Our goal is to avoid planting lawn in the front yard, and only plant things that a) edible (vegetables and fruit) or b) native to Oregon, meaning they will grow easily in this climate with little maintenance or added water. We bought a huge number of Oregon natives from Minto Island Growers, a really awesome local organic food farm that also sells native plants.
Our landscaper, Coleman, from Cascade Landscape Management helped us decide what plants to pick and then helped us place them around the yard. Then we did the manual labor of planting them all. What you'll see in these photos is a mix of Oregon grape, sword ferns, coastal strawberry, dogwood, red flowering currant, snowberry, and a few vine maple trees. Right now, they look skimpy, but once they grow and fill in, we'll have a yard that mimics the woodland you see around Oregon. That's the hope, anyway.
We plan to get a few more vine maple trees and ferns for the front yard. We also have a spot set aside for a small vegetable garden, which we will surround with a few blueberry and huckleberry bushes.
In the backyard, we planted lawn for the dog and for our eventual family to play on. We chose a low-maintenance alternative lawn called Rough & Ready from a Portland company, Hobbs & Hopkins. It's a mix of dwarf grass and clover that's supposed to require little mowing or water. The seeds have already sprouted, which looks really cool.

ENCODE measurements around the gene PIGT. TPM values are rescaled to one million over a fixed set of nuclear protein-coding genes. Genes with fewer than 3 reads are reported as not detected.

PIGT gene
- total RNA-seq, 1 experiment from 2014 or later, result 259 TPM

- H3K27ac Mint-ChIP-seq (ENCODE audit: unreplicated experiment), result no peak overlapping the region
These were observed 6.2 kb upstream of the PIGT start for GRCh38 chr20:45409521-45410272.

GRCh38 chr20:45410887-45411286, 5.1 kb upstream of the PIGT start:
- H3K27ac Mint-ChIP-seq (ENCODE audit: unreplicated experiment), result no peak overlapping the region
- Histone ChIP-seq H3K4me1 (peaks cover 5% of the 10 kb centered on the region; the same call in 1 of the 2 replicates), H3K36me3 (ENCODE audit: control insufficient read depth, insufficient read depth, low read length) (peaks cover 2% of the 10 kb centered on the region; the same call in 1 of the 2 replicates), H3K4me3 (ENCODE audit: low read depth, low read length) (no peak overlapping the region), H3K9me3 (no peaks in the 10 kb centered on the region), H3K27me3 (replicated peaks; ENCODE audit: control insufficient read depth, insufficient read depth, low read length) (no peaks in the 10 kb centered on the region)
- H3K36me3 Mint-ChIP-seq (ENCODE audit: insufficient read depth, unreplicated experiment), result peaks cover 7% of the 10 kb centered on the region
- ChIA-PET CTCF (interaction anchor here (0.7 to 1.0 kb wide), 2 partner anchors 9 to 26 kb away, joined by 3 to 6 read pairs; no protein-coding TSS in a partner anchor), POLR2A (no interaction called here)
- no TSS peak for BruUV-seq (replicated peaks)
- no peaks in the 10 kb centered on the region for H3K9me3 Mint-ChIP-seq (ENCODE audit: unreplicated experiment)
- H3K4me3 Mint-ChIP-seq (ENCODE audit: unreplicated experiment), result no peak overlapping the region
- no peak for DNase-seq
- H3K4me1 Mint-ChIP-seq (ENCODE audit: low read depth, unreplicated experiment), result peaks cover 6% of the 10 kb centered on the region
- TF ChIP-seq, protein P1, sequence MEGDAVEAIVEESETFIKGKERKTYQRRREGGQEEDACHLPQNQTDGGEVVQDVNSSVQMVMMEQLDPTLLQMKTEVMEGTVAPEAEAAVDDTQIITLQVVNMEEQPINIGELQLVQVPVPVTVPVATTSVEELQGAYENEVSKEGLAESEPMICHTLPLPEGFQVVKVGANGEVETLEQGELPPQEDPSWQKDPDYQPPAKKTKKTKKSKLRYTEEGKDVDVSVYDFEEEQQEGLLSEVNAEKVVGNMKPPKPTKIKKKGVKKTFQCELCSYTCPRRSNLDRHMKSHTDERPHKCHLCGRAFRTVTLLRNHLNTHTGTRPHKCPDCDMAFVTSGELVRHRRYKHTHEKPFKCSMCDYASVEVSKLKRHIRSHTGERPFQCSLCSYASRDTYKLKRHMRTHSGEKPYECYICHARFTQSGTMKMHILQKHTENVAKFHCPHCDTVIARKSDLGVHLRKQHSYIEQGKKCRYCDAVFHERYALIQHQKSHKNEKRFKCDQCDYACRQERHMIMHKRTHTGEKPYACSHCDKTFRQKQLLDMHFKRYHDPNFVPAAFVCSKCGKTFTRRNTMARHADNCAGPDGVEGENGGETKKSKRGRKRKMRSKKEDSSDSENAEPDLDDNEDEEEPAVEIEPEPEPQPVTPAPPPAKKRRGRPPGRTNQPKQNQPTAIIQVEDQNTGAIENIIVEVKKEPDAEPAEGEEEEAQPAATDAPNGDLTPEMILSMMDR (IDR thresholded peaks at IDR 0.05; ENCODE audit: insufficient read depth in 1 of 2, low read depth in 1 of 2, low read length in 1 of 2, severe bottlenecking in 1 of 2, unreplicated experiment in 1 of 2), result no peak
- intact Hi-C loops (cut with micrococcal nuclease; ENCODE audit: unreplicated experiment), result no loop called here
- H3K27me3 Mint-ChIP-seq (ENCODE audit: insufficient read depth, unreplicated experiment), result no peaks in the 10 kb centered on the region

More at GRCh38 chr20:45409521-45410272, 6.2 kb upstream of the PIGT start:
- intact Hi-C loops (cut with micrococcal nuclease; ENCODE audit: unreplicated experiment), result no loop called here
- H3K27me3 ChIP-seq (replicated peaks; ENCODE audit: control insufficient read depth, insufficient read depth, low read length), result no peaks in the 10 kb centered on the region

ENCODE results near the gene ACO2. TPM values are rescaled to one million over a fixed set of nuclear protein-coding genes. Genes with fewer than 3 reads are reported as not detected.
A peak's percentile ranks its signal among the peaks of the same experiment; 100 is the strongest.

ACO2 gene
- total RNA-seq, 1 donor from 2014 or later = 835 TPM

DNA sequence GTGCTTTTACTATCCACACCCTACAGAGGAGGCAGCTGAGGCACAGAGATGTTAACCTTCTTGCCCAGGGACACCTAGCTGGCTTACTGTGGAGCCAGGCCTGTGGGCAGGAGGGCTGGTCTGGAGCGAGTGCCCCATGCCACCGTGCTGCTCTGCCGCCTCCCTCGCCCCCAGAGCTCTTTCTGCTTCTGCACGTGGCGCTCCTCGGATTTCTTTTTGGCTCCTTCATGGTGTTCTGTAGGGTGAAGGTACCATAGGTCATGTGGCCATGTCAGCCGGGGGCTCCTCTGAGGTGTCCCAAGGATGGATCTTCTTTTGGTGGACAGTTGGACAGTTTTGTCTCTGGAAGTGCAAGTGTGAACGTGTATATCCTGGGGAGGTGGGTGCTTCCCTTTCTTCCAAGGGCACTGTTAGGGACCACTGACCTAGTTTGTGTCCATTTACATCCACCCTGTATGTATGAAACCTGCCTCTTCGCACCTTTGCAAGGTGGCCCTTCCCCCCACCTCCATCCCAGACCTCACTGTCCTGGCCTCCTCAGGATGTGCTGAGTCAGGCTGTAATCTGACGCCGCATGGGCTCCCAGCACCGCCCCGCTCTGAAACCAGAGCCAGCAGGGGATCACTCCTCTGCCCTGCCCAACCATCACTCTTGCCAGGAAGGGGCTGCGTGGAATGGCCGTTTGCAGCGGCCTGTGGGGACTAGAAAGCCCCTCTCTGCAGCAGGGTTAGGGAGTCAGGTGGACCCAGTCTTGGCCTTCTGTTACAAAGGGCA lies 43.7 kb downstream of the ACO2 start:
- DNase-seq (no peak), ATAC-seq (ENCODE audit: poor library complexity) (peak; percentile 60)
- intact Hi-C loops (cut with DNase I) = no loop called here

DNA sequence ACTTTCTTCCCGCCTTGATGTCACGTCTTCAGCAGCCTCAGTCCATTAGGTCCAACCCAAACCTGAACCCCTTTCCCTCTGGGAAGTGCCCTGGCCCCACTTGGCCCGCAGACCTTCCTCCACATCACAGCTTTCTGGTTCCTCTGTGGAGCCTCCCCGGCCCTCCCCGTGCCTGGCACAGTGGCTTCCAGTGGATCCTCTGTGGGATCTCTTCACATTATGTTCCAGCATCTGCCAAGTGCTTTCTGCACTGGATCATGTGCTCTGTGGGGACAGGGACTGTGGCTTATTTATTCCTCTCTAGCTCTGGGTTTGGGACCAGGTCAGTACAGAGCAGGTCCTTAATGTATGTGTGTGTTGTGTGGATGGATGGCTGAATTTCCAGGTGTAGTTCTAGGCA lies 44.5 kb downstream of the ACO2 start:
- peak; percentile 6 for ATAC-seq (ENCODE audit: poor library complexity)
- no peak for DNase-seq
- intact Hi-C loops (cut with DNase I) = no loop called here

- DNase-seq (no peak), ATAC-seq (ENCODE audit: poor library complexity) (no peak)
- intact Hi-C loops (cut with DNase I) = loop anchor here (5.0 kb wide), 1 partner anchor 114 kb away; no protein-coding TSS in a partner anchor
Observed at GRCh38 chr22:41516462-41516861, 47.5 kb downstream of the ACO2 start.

Here's Stuart watering some of the Oregon grape plants we placed in the backyard. In the corner, you can see our black composter -- we started composting for the first time a few months ago. We really don't know what we're doing, but we're giving it a shot (with advice and help from friends and manuals). It's nice to have a place to reuse all our food waste.
Our back patio is made from chunks of concrete that we had to tear up in the front when we poured a new sidewalk. We're trying to grow some low mint and creeping thyme plants in the cracks between the concrete pieces.
I never shared a finished photo of our driveway in the front. As you may remember, we went with parking strips instead of a full driveway, which helps make the area more permeable and decreases the amount of water runoff. We poured some nice river rock between the strips.
Finally, we took another big step toward greener living this past week: we sold our second car. Here's where it used to sit:
Since we both work close to home, we typically bike or walk to work (unless the weather is super rainy). We also live near downtown, where we spend most of our free time. We found that we were rarely using our second car, so we decided to sell it. It'll be nice to not have to pay for the extra insurance, but I also like that it's a step toward making ourselves less reliant on automobiles and gas. We can always get another car later if we feel we need one when we have kids, but for now, this works well for us!